Saturday, February 16, 2013

Medal for Cowardice

As of mid-February, 2013, the US military is honouring drone pilots with the Distinguished Warfare Medal, for their “extraordinary achievements that directly impact on combat operations, but do not involve acts of valor or physical risks that combat entails.” As this article points out, the new medal is more prestigious than the Bronze Medal or the Purple Heart, meaning that someone who sits in an air conditioned basement playing the equivalent of a video game can receive a higher honour than someone who risks his life as a soldier in the field, getting shot at by the enemy.

A spokesman for a US veterans group called the decision to honour drone pilots in this way “boneheaded.” I think this adjective is unintentionally revealing. What’s boneheaded about Leon Panetta’s decision to award the medal is that it indicates the extent to which a leader of a decadent military, whose fighting is done for the soldiers more and more by machines, comes to think himself more like a machine. 
My explanation of why the US military would praise drone warfare follows from what I've said elsewhere. In a decadent society, actual courage and other martial virtues mean less, because human life itself is trivialized by the population’s high-tech environment. People lose in their competition with machines. For example, many manufacturing jobs are currently being lost. And guns and drones kill more efficiently than swords. Assuming efficiency is your greatest concern, because you’re a postmodern liberal who’s lost faith in your Enlightenment ideals of individual freedom and rationalist utopia, and so you’ve been reduced to a nihilistic, pragmatic systems manager, you’ll be in favour of winning wars regardless of the moral cost to your society. You’ll think less of old school martial virtues and you’ll scientistically assume that heroism can be measured. Because drone strikes are more precise, because they kill the enemy without endangering friendly soldiers, because drones are relatively cheap to produce--for those utilitarian, Philistine reasons, you’ll really think that drone pilots are heroic. Your notion of heroism will have thus been warped by the environment you’ve been stewing in. You’ll mistake decadence and mere usefulness for heroism. The cowardly act of killing with impunity, with a projectile weapon from a position of complete safety, will be honoured with a medal as though the act were an “extraordinary achievement.” This is Orwellian and our first task should be to appreciate the dark humour in it.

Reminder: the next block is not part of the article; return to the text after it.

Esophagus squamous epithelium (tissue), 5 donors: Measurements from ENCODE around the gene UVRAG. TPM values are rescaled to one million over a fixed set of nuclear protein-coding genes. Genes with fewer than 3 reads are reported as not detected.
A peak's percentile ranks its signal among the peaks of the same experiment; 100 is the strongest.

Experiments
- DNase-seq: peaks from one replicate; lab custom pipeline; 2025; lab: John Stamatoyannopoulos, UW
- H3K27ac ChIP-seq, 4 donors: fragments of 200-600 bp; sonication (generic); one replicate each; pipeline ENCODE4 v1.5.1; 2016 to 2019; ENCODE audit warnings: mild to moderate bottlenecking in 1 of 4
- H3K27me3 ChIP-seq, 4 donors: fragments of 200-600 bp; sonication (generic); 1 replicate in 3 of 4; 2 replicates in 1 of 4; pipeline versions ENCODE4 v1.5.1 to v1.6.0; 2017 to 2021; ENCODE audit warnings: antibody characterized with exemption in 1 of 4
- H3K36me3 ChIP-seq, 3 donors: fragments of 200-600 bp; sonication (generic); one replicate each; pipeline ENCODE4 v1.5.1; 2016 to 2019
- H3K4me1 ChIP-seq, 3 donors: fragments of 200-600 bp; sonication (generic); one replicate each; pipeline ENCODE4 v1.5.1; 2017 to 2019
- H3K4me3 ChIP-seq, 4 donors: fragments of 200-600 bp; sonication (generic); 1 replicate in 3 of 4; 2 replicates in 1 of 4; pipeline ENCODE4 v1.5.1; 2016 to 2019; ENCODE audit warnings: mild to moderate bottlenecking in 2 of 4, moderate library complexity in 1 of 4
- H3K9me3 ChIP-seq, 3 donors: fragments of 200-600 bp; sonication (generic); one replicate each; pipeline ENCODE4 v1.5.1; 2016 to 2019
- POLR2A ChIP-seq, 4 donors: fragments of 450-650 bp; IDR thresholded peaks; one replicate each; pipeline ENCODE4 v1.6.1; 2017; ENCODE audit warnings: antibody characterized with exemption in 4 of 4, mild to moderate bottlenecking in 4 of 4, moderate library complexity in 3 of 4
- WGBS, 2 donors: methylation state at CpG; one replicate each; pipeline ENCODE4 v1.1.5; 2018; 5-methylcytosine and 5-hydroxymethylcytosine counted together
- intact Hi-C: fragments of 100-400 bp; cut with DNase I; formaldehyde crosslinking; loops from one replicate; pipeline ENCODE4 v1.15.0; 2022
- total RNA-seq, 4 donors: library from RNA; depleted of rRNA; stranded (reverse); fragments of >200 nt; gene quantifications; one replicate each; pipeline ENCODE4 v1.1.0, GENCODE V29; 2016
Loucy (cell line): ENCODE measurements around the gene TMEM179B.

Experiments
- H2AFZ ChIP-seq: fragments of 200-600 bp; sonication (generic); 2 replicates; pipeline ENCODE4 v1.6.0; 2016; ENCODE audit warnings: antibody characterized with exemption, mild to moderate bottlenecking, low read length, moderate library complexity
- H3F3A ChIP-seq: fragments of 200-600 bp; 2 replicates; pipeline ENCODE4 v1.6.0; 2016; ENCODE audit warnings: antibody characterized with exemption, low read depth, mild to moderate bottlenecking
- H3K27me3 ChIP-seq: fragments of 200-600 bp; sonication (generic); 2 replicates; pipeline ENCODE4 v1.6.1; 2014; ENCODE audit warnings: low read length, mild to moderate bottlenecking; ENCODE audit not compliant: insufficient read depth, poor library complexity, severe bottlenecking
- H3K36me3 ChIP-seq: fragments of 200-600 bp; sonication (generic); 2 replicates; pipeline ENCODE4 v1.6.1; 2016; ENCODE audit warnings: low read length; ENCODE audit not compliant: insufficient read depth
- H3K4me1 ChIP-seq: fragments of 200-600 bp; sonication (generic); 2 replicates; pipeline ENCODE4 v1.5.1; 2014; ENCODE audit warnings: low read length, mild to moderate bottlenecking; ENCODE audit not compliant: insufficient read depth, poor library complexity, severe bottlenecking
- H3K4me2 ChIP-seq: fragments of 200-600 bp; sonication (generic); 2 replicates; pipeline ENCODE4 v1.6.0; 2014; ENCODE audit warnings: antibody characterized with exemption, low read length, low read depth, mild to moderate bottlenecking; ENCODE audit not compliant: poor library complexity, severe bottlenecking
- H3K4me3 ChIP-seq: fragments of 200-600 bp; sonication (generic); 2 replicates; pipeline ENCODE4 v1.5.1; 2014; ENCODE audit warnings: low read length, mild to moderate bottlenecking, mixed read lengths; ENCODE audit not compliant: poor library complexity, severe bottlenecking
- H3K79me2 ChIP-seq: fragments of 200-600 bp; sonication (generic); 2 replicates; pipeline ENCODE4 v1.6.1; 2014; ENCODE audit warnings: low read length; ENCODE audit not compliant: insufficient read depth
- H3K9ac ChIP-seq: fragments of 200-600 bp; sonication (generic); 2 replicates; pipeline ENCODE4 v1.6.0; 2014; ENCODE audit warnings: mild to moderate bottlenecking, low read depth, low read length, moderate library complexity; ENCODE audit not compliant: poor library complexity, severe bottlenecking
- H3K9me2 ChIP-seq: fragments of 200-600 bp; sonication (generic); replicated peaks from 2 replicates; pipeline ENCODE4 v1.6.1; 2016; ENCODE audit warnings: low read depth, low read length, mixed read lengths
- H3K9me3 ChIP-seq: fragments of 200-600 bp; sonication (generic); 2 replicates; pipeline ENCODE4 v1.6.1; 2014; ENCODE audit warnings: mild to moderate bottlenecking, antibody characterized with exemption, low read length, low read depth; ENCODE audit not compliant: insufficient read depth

[Note: this post was added as a PostScript to The Vileness of Guns and of Just Wars.] 


  1. But are assuming that the "martial vitues" ARE virtuous. As you yourself note, war exists to serve our corrupt oligarchy. Hasn't that always been the case? Just like religion, which serves the rulers, war serves the rulers.

    "Decadence" is also a pretty loaded term, redolent of pining for superior olden days of Golden Warrior Leaders and the like?

    My own tragic nihilism, I guess, does not allow me to do that.

    1. My argument against guns here is an internal criticism of gun culture. Gun enthusiasts care about martial values, but they don't realize that those values should compel them to think poorly of guns.

      Mind you, as I say in "Games, Sports, and MMA," I'm not opposed to martial values. Wars may usually be fought for bad reasons, but martial values may still be needed for existential purposes. For example, we might want to see ourselves as being at war against nature (the undead god). As I say elsewhere, we should think of grim humour as a sort of battle song to keep our spirits up despite our understanding of life's absurdities and tragedies.

  2. Ah. Fair enough.

    And I don't necessarily disagree with your skepticism towards the "valor" of the keyboard drone warriors. :)

  3. The modern American Warrior/Commaando. One example of why "transcending nature" is not always virtuous. :)